A few recent items that may be of interest to PAXsims readers (or older items that we missed at the time):
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Back in early December, Michael Peck had a column in the Training & Simulation Journal asking “Tools or toys? Training games are popular, but no one knows how well they work.” Important question, that—there’s a real danger in being attracted to the whiz-bang modernism of digital educational or training games without asking whether they actually deliver more than other lower-tech training or educational approaches.
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A couple of weeks ago at Policymic, Jonathan Dowdall wrote about what he calls the “Skyrim effect,” arguing that while there has been much attention to the morality of commercial conflict-based video games, there has not been enough recognition of the extent to which “contemporary video games now give a mature and sophisticated treatment to issues of war and politics.”
Strangely, misperceptions and prejudice towards the game industry — and the hobby of gaming itself — are proving difficult to dispel. Despite the average U.S. gamer’s age being 37-years, and 43% of gamers being female, this multi-billion dollar entertainment sector is intellectually derided by critics.
At best, it is labelled a shallow light show for adolescent boys, and at worst, a perverse industry that is breeding a generation unhinged from basic morality by casual violence.
Now admittedly, Middle East pounding shoot-em-ups and vicious criminal fantasy romps may not be the highest art form. But recent games have demonstrated the ability for this fast-growing medium to engage with complex political ideas.
Take Eidos’ Deus Ex Human Revolution – a startlingly imaginative detective story that explores, amongst other things, themes of social justice, the complexities of international law, and the Prometheus-like pitfalls of modern medicine.
Or Bethseda’s Skyrim, whose depiction of a civil war deftly avoids the clichés of good and evil and instead paints an ambiguous picture of a society gripped by elements of racist nationalism, imperial hubris, and violent revenge. From public executions to competing demands of treachery, no side emerges untainted from this conflict. This is a particularly moving morality play – as well as visually stunning.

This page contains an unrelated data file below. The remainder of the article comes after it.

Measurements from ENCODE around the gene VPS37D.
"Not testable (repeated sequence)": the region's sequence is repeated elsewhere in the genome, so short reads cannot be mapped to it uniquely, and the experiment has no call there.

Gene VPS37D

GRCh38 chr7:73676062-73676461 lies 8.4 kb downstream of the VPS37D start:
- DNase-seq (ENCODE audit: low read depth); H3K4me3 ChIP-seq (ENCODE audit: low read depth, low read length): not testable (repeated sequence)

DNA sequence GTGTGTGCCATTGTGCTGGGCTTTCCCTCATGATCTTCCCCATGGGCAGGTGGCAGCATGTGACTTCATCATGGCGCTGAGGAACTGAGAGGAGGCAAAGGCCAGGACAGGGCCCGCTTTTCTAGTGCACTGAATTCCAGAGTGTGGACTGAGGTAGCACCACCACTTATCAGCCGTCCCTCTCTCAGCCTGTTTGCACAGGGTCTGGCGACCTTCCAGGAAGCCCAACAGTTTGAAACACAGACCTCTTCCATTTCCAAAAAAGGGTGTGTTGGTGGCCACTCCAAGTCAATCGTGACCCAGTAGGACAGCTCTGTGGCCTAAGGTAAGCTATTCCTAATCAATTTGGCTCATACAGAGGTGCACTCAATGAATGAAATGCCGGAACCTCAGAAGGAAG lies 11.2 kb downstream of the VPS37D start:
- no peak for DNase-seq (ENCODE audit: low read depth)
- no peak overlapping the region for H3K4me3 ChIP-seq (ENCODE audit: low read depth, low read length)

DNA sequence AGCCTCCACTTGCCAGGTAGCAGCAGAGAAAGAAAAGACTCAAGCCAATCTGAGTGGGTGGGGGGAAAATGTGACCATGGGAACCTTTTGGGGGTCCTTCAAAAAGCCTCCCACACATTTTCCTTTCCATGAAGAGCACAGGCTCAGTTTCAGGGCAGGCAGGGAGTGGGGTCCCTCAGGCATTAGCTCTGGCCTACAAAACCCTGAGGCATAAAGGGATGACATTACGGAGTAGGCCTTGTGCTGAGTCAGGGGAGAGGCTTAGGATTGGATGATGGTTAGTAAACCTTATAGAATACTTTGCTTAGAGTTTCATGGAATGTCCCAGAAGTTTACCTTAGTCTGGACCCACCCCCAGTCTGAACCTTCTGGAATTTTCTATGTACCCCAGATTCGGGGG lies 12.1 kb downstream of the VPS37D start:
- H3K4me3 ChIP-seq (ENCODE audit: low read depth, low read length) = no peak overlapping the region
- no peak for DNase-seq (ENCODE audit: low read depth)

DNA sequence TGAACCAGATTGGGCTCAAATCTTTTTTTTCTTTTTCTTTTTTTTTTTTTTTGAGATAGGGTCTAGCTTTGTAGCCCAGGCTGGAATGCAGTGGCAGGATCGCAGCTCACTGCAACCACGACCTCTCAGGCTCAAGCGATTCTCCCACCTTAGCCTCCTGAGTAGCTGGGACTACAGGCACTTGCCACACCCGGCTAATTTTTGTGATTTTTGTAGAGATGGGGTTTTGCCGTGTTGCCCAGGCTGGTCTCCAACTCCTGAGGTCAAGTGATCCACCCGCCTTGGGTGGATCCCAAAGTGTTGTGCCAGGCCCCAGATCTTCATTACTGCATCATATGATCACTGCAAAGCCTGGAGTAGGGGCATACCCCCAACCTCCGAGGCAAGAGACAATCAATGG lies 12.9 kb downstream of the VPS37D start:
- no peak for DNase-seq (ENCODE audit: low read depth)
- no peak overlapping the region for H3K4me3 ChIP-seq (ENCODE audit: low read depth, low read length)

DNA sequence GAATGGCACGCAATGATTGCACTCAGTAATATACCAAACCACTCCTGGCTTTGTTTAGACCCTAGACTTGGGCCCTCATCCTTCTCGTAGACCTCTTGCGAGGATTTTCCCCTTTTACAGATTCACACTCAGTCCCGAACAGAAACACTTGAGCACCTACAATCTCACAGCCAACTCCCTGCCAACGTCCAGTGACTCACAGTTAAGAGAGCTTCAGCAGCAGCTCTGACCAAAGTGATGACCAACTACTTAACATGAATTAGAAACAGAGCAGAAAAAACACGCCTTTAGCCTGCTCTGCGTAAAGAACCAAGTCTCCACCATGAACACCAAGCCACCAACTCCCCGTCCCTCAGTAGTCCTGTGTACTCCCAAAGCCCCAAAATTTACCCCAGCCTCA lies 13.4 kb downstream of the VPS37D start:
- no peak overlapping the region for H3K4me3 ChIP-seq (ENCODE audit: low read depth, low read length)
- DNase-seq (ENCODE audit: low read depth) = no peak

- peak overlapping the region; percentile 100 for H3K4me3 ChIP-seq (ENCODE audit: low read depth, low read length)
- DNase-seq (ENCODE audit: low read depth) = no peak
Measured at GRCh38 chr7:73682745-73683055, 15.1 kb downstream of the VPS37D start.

If this moral depth is not good enough, many games are also increasingly relevant to the challenges of contemporary governance. Intrigued by the theoretical complexity of international relations? Try Sid Meier’s Civilization 5, where everything from taxation to religious policy can be tailored by your government in a game of world-spanning competitive empire building.
In fact, from the logic and costs of nuclear deterrence to the challenges of strategic counter-insurgency, computer games have provided thoughtful, well-researched and, of course, entertaining explorations of some of today’s biggest political challenges.
Undoubtedly there are a number of the games on the market that offer more complex political narratives (Skyrim indeed being an excellent example of this), and there is certainly much discussion in the broader gaming industry about the complexities of modelling complex moral choices. In many games now the moral choices you make affect game dialogue, options, abilities, non-plater character reactions, and plot development. Still, the industry still tends to do this in relatively unidimensional ways, such as one’s karma total in the Fallout series, or the extent to which your choices mark you on the “Dark Side” or “Light Side” of the Force in the new online Star Wars: The Old Republic MMOG. The Mass Effects series is a little different in that its paragon and renegade points are two separate but somewhat parallel variables rather than a single continuum, but it still doesn’t fully capture the complexity of moral (or political) choice. In general, we’re generally still not quite at the point that the pencil-and-paper RPG Dungeons and Dragons was over thirty years ago, with its two-axis crosscutting measures of good versus evil and lawful versus chaotic.